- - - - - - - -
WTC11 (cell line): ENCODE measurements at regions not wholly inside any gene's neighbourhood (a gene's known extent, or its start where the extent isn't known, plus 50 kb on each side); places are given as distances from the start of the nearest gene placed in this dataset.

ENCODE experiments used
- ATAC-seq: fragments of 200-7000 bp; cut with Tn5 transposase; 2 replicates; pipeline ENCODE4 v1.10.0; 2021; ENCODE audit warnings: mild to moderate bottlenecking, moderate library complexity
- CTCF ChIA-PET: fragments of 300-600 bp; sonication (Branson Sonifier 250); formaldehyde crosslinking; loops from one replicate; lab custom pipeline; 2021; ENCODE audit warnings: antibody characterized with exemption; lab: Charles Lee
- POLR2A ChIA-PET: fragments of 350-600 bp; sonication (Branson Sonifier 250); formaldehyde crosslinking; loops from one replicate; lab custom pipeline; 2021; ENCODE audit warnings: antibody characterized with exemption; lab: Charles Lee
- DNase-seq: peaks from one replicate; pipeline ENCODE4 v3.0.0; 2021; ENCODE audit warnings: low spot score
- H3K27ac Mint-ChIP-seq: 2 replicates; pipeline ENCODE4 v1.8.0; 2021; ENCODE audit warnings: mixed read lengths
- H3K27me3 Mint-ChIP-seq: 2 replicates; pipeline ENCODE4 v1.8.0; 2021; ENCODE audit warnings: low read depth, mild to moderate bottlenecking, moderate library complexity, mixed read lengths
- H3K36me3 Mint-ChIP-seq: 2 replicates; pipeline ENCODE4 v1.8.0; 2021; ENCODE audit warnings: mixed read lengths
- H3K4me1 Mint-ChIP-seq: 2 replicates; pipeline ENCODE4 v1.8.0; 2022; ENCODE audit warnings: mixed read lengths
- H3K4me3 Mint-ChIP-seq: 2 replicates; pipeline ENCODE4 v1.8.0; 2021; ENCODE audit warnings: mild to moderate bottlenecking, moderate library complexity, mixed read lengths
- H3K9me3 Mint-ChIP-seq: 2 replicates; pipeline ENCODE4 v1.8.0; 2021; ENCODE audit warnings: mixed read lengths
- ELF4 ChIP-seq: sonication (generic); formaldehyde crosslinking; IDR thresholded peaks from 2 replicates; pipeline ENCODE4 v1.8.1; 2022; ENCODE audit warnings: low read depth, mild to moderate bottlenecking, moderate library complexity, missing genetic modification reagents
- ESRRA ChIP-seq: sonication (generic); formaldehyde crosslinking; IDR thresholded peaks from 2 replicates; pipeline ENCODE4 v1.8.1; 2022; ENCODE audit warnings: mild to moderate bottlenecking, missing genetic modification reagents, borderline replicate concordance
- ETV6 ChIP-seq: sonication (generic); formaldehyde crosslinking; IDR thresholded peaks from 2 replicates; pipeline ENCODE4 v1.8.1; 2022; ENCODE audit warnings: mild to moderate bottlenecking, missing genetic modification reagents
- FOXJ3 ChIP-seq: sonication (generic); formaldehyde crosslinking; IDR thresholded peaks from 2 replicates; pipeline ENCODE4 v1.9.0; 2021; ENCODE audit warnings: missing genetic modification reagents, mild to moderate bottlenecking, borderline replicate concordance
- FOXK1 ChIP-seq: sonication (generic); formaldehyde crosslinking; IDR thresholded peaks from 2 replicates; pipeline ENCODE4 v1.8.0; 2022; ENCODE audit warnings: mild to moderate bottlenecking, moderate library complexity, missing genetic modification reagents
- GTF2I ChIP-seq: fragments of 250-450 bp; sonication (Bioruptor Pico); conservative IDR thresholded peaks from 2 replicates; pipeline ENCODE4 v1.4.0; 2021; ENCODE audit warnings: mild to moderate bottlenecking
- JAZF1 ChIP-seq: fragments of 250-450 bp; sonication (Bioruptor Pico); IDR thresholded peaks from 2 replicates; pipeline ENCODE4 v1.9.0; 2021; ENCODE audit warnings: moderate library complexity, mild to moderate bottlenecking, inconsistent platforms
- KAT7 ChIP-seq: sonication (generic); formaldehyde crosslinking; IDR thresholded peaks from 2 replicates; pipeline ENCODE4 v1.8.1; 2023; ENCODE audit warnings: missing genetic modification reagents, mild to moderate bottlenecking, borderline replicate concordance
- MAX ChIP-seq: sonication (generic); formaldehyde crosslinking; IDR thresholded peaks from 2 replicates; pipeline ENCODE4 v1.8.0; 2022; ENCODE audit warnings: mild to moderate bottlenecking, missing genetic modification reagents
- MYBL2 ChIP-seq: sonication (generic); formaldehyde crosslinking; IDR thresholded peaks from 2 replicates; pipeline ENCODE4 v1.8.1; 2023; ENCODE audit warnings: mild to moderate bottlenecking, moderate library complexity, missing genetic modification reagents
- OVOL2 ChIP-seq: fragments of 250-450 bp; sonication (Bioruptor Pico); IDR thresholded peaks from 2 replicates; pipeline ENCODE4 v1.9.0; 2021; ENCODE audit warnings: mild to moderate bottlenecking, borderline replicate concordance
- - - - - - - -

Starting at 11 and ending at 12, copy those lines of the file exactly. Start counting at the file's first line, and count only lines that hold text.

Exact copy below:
- H3K4me3 Mint-ChIP-seq: 2 replicates; pipeline ENCODE4 v1.8.0; 2021; ENCODE audit warnings: mild to moderate bottlenecking, moderate library complexity, mixed read lengths
- H3K9me3 Mint-ChIP-seq: 2 replicates; pipeline ENCODE4 v1.8.0; 2021; ENCODE audit warnings: mixed read lengths